Broadband ISPs and the Government look set to clash with Mozilla after the internet technology developer announced that it would move forward with its earlier proposal to enable DNS-over-HTTPS (DoH) by default in their popular Firefox website browser, albeit with tweaks to respect ISP network-level internet filters.

We’ve covered this quite a lot before (here and here), so here’s a shortened recap. At its core, DoH is all about protecting user privacy and making internet connections more secure (much like HTTPS has done for websites). As a result DoH – as well as similar solutions like DoT – are often praised by the wider internet community and its support base is growing.

However major UK broadband ISPs and politicians are concerned that large-scale third-party deployments of DoH, which encrypts DNS requests (today most DNS request are still unencrypted) using the common HTTPS protocol for websites (i.e. turning IP addresses into human-readable domain names like and back again), could disrupt their ability to censor, track and control various internet / account services (parental controls etc.).

NOTE: It’s always been possible to optionally use a different DNS provider from the one deployed by your ISP (Google Public DNS, OpenDNS etc.), although earlier this year Mozilla hinted that it was considering the possibility of enabling DoH by default.

Obviously doing this on a major browser like Firefox would be a significant change, one that has already caused both ISPs and the Government some concern. At one point even resulted in the UK Internet Service Providers Association (ISPA) labeling Mozilla as an “Internet Villain“, although this was promptly withdrawn following a huge backlash (here). Nevertheless, it now appears as if Mozilla will be moving ahead with their proposal.

Selena Deckelmann, Mozilla, said:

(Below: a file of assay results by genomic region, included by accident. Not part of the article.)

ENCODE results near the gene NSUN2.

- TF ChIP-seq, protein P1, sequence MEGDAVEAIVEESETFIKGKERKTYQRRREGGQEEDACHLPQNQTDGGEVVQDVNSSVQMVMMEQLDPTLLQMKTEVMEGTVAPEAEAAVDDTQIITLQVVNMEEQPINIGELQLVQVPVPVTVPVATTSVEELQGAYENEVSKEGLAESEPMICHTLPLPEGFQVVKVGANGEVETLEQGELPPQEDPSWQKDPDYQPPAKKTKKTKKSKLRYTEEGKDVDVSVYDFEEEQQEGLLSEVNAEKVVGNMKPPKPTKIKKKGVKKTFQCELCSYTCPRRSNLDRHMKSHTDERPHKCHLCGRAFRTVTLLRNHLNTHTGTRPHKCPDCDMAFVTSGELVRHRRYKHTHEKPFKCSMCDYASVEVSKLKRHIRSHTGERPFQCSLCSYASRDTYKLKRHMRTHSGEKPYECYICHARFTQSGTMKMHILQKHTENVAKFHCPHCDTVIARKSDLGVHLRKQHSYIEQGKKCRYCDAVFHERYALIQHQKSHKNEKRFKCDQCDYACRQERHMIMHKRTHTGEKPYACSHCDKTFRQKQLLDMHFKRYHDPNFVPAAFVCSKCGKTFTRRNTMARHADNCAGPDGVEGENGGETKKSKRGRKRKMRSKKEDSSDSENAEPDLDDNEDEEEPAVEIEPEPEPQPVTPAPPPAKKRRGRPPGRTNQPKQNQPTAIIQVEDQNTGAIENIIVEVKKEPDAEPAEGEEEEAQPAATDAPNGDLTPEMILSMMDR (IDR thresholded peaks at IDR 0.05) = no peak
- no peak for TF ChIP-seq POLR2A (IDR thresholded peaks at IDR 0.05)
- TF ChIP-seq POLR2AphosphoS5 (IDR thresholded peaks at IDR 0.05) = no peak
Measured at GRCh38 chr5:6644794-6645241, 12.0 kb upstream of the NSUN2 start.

“In 2017, Mozilla began working on the DNS-over-HTTPS (DoH) protocol, and since June 2018 we’ve been running experiments in Firefox to ensure the performance and user experience are great. We’ve also been surprised and excited by the more than 70,000 users who have already chosen on their own to explicitly enable DoH in Firefox Release edition. We are close to releasing DoH in the USA, and we have a few updates to share.
After many experiments, we’ve demonstrated that we have a reliable service whose performance is good, that we can detect and mitigate key deployment problems, and that most of our users will benefit from the greater protections of encrypted DNS traffic. We feel confident that enabling DoH by default is the right next step. When DoH is enabled, users will be notified and given the opportunity to opt out.”

One positive bit of news for ISPs is that Mozilla plans to mitigate at least some, albeit by no means all, of their concerns with a few tweaks to their proposed approach. The tweaks are aimed at supporting ISPs that deploy managed networks and parental controls (e.g. DNS based network-level filtering/website blocking).

Summary of Mozilla’s Approach to DoH by Default

At a high level, our plan is to: